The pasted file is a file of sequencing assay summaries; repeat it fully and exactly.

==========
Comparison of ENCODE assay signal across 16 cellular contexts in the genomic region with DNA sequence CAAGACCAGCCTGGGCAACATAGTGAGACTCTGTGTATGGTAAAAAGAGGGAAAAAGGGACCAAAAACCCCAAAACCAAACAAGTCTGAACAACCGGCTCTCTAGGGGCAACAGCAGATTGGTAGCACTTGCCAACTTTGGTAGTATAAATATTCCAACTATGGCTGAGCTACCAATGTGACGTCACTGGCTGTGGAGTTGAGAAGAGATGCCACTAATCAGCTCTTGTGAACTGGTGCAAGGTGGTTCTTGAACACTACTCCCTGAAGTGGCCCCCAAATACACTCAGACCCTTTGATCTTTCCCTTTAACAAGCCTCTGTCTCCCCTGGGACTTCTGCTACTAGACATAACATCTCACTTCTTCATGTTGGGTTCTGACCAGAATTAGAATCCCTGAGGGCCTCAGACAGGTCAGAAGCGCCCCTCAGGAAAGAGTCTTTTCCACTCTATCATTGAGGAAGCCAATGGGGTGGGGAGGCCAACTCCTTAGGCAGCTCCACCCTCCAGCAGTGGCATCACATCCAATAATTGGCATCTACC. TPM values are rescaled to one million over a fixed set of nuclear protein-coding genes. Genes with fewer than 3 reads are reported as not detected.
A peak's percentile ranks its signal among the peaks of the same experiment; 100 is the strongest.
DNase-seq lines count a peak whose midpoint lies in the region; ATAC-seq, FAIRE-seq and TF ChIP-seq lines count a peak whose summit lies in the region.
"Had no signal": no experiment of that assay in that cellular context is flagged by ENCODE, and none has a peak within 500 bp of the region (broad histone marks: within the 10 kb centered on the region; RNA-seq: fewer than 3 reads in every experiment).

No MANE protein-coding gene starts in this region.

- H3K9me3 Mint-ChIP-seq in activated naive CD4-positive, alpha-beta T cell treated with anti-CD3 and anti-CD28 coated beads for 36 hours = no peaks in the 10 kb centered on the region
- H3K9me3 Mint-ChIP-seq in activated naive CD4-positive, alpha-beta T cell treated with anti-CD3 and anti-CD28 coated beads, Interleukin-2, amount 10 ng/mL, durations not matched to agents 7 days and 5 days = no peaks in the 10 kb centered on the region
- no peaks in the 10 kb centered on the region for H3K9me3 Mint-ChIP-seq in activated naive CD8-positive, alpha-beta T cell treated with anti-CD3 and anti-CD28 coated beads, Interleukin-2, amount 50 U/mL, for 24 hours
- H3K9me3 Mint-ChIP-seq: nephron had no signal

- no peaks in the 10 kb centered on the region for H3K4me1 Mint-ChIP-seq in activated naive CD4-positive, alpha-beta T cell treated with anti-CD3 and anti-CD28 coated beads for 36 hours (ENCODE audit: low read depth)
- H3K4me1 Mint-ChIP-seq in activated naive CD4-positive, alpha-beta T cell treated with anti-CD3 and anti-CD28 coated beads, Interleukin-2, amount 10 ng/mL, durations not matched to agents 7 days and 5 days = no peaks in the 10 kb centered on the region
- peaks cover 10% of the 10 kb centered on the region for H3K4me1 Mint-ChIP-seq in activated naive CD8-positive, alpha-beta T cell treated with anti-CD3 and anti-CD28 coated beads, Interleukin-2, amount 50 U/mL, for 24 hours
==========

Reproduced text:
Comparison of ENCODE assay signal across 16 cellular contexts in the genomic region with DNA sequence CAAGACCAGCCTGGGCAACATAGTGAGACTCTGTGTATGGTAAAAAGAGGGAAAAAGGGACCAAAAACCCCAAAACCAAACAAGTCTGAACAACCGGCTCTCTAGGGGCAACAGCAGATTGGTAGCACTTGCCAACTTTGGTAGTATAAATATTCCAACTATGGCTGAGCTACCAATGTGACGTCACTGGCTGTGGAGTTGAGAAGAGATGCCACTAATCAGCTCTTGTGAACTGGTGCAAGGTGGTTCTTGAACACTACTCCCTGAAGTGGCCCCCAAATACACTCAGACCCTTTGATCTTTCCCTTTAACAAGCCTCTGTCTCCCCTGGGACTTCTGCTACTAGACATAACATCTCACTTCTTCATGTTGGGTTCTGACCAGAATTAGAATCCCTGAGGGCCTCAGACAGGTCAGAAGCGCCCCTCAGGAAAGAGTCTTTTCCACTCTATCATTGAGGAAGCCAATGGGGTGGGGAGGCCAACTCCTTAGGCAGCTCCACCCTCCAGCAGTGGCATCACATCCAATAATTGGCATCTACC. TPM values are rescaled to one million over a fixed set of nuclear protein-coding genes. Genes with fewer than 3 reads are reported as not detected.
A peak's percentile ranks its signal among the peaks of the same experiment; 100 is the strongest.
DNase-seq lines count a peak whose midpoint lies in the region; ATAC-seq, FAIRE-seq and TF ChIP-seq lines count a peak whose summit lies in the region.
"Had no signal": no experiment of that assay in that cellular context is flagged by ENCODE, and none has a peak within 500 bp of the region (broad histone marks: within the 10 kb centered on the region; RNA-seq: fewer than 3 reads in every experiment).

No MANE protein-coding gene starts in this region.

- H3K9me3 Mint-ChIP-seq in activated naive CD4-positive, alpha-beta T cell treated with anti-CD3 and anti-CD28 coated beads for 36 hours = no peaks in the 10 kb centered on the region
- H3K9me3 Mint-ChIP-seq in activated naive CD4-positive, alpha-beta T cell treated with anti-CD3 and anti-CD28 coated beads, Interleukin-2, amount 10 ng/mL, durations not matched to agents 7 days and 5 days = no peaks in the 10 kb centered on the region
- no peaks in the 10 kb centered on the region for H3K9me3 Mint-ChIP-seq in activated naive CD8-positive, alpha-beta T cell treated with anti-CD3 and anti-CD28 coated beads, Interleukin-2, amount 50 U/mL, for 24 hours
- H3K9me3 Mint-ChIP-seq: nephron had no signal

- no peaks in the 10 kb centered on the region for H3K4me1 Mint-ChIP-seq in activated naive CD4-positive, alpha-beta T cell treated with anti-CD3 and anti-CD28 coated beads for 36 hours (ENCODE audit: low read depth)
- H3K4me1 Mint-ChIP-seq in activated naive CD4-positive, alpha-beta T cell treated with anti-CD3 and anti-CD28 coated beads, Interleukin-2, amount 10 ng/mL, durations not matched to agents 7 days and 5 days = no peaks in the 10 kb centered on the region
- peaks cover 10% of the 10 kb centered on the region for H3K4me1 Mint-ChIP-seq in activated naive CD8-positive, alpha-beta T cell treated with anti-CD3 and anti-CD28 coated beads, Interleukin-2, amount 50 U/mL, for 24 hours